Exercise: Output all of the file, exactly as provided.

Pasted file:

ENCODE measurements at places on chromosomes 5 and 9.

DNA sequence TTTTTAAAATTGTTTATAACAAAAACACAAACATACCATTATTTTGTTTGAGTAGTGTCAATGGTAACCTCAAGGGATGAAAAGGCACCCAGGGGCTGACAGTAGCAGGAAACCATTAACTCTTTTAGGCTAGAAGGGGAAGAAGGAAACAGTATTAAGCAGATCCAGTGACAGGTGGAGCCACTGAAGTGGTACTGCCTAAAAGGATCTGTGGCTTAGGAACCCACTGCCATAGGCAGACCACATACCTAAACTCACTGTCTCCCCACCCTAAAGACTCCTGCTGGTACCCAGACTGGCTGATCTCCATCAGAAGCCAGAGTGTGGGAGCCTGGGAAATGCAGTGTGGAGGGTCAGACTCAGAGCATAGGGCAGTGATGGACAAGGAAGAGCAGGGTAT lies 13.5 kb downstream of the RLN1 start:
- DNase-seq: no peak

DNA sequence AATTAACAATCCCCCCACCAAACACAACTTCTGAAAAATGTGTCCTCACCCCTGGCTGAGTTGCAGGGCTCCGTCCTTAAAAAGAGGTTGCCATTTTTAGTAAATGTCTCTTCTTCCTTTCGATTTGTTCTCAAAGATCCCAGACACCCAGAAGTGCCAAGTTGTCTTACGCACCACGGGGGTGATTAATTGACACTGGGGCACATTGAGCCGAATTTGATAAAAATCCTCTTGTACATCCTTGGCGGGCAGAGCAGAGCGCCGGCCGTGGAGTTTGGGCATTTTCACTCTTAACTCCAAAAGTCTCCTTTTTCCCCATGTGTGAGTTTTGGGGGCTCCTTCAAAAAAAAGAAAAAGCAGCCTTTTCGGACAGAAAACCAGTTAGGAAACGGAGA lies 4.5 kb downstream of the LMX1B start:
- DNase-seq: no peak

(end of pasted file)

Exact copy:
ENCODE measurements at places on chromosomes 5 and 9.

DNA sequence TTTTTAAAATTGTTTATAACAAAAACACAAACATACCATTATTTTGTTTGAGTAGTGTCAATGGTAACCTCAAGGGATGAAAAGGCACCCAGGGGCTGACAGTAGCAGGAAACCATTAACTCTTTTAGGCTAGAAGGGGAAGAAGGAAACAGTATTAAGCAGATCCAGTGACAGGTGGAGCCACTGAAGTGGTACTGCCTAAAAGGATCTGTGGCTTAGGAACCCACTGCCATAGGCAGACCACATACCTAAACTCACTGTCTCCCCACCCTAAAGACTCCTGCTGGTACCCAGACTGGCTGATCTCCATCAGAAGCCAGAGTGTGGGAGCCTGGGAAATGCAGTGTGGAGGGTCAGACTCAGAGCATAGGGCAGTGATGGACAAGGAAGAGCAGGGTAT lies 13.5 kb downstream of the RLN1 start:
- DNase-seq: no peak

DNA sequence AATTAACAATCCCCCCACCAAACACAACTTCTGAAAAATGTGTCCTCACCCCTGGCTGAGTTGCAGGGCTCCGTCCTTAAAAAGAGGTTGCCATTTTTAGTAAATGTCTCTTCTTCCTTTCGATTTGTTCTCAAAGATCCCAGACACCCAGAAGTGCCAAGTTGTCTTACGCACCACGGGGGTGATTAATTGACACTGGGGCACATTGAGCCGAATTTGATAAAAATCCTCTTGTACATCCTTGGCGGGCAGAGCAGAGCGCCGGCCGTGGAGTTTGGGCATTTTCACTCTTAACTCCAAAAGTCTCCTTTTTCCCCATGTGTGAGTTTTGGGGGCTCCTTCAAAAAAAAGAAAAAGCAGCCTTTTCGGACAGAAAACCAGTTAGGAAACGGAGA lies 4.5 kb downstream of the LMX1B start:
- DNase-seq: no peak